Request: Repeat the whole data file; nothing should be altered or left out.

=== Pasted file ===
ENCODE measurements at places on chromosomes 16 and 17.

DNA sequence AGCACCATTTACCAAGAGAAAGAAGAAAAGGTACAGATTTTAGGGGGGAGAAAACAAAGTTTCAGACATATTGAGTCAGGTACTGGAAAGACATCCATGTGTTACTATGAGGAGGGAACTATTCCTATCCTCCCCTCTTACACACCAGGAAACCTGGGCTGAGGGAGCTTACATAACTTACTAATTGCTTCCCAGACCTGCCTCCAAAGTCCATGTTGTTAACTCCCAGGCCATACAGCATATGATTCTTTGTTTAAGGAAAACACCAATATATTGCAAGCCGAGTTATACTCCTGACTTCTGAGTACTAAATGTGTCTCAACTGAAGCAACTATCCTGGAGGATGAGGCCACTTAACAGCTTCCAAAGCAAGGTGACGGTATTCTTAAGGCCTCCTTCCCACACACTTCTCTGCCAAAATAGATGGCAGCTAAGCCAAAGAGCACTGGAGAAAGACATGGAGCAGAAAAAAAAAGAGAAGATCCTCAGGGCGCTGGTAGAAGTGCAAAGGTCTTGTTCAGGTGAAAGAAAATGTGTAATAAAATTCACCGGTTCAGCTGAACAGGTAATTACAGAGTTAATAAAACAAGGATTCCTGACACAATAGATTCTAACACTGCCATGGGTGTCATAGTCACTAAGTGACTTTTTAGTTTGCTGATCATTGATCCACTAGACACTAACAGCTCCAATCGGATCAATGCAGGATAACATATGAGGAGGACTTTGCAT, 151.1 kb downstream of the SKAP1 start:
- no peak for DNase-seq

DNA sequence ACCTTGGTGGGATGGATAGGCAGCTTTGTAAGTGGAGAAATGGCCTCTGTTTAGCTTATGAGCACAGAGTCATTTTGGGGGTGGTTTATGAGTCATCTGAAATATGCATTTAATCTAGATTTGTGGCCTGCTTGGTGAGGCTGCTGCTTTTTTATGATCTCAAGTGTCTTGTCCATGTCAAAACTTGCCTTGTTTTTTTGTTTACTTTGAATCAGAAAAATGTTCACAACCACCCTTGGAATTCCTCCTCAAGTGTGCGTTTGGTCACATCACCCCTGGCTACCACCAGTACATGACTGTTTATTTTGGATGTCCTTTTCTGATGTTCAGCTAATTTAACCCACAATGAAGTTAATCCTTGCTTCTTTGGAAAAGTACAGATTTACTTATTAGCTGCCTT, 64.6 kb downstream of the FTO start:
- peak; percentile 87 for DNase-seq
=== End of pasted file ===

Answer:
ENCODE measurements at places on chromosomes 16 and 17.

DNA sequence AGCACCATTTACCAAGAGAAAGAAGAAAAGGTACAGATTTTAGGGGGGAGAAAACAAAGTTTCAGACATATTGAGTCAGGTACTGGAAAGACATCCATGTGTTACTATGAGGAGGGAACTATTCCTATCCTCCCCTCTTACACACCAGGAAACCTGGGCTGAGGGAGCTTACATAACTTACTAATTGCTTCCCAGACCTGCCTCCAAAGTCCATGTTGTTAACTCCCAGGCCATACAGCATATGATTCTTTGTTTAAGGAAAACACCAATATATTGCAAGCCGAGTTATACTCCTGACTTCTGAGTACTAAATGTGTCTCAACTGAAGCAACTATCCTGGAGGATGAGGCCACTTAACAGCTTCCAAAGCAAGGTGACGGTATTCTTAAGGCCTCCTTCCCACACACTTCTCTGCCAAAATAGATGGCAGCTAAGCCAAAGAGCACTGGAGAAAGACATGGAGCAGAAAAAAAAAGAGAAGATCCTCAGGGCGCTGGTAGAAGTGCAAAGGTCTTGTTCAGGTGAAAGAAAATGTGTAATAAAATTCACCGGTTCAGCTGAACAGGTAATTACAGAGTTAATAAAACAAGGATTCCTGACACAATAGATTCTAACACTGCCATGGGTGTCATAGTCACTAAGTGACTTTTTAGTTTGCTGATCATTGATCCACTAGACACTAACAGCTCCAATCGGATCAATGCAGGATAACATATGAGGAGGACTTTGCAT, 151.1 kb downstream of the SKAP1 start:
- no peak for DNase-seq

DNA sequence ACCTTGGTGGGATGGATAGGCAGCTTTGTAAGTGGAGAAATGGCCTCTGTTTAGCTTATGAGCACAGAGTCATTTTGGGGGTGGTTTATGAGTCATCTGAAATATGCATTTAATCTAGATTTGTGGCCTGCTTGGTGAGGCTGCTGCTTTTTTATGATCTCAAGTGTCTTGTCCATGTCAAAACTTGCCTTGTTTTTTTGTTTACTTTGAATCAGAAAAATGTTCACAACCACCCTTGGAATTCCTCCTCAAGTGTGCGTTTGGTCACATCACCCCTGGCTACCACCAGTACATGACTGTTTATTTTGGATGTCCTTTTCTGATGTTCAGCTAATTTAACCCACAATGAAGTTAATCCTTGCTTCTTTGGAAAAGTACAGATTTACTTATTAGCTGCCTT, 64.6 kb downstream of the FTO start:
- peak; percentile 87 for DNase-seq